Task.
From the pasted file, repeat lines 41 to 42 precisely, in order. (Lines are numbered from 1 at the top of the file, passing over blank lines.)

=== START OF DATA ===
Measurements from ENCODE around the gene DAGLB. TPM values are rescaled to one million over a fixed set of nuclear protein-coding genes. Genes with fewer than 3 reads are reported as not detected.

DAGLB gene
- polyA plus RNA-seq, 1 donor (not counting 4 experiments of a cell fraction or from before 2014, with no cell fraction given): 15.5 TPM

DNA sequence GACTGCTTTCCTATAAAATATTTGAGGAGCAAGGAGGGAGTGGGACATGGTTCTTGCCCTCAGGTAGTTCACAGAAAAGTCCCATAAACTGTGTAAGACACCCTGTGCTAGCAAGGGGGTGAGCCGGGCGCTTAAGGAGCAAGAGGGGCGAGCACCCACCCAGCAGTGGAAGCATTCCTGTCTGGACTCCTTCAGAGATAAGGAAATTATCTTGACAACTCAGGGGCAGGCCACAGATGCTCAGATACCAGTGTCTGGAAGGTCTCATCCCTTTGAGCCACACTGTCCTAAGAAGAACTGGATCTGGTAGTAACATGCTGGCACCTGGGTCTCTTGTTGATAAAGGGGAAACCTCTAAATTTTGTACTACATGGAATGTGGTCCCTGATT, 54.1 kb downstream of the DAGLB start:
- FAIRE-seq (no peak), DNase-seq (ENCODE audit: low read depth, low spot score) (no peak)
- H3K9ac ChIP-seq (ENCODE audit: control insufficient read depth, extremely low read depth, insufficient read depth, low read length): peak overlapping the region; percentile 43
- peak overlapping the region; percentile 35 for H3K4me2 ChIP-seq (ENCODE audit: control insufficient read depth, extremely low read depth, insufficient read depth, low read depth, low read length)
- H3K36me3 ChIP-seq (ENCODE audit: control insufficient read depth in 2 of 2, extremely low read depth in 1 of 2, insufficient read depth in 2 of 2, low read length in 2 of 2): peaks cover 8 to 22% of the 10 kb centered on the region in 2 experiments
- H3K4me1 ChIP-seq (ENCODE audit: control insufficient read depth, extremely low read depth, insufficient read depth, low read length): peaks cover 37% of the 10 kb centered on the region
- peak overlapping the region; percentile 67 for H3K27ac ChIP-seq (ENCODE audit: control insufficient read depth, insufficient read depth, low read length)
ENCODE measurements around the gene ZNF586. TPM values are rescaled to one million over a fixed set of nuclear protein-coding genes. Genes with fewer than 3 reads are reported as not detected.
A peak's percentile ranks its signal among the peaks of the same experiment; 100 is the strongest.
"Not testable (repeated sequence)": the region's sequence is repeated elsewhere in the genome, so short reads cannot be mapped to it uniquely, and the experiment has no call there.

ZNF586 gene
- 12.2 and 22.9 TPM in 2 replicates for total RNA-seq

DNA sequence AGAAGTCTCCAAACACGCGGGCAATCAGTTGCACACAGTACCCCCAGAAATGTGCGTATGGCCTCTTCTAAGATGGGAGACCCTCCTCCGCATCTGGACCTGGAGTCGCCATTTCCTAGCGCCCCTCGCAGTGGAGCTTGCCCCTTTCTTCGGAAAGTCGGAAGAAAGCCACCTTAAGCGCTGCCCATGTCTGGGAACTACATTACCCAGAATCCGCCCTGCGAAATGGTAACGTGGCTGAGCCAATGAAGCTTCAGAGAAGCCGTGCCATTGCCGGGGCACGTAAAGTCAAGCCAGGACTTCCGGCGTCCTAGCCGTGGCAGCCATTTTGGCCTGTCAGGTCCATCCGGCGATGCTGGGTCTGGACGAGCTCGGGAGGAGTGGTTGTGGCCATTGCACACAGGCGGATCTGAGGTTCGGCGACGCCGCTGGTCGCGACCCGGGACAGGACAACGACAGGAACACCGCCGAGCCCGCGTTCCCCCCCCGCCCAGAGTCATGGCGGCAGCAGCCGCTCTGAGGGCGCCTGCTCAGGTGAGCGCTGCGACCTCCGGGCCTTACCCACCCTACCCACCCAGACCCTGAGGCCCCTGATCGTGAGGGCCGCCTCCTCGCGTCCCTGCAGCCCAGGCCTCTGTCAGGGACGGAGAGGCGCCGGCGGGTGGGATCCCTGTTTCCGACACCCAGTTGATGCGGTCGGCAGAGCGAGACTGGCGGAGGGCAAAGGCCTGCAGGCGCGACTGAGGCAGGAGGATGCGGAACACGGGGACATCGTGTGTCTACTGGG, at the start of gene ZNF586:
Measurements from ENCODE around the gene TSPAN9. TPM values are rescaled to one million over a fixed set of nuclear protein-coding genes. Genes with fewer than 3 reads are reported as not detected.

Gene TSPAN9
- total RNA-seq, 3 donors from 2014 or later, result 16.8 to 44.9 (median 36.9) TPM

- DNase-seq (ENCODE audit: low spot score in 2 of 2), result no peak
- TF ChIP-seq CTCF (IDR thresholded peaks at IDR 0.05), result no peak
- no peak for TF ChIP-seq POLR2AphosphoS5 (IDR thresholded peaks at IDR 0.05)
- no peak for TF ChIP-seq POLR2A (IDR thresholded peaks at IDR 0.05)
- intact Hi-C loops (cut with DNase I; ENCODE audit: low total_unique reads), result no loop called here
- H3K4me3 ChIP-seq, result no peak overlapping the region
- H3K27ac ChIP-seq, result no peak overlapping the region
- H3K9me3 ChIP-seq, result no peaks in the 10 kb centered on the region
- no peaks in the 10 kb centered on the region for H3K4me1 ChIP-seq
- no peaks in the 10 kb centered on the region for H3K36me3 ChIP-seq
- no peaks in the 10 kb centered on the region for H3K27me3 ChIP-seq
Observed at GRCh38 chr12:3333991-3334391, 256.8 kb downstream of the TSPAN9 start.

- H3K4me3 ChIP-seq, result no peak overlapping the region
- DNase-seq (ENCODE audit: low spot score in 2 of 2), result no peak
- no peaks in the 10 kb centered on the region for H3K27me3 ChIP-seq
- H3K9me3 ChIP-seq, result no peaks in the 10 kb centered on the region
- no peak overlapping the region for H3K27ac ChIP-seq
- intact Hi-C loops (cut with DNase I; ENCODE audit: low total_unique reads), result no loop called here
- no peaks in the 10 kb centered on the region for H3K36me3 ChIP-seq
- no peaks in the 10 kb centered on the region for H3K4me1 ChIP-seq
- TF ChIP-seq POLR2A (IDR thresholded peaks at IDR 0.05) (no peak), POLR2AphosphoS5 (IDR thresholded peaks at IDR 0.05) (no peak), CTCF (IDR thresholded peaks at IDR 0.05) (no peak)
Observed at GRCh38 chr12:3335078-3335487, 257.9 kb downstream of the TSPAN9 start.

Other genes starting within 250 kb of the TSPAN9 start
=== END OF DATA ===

Observed at GRCh38 chr12:3335078-3335487, 257.9 kb downstream of the TSPAN9 start.

Other genes starting within 250 kb of the TSPAN9 start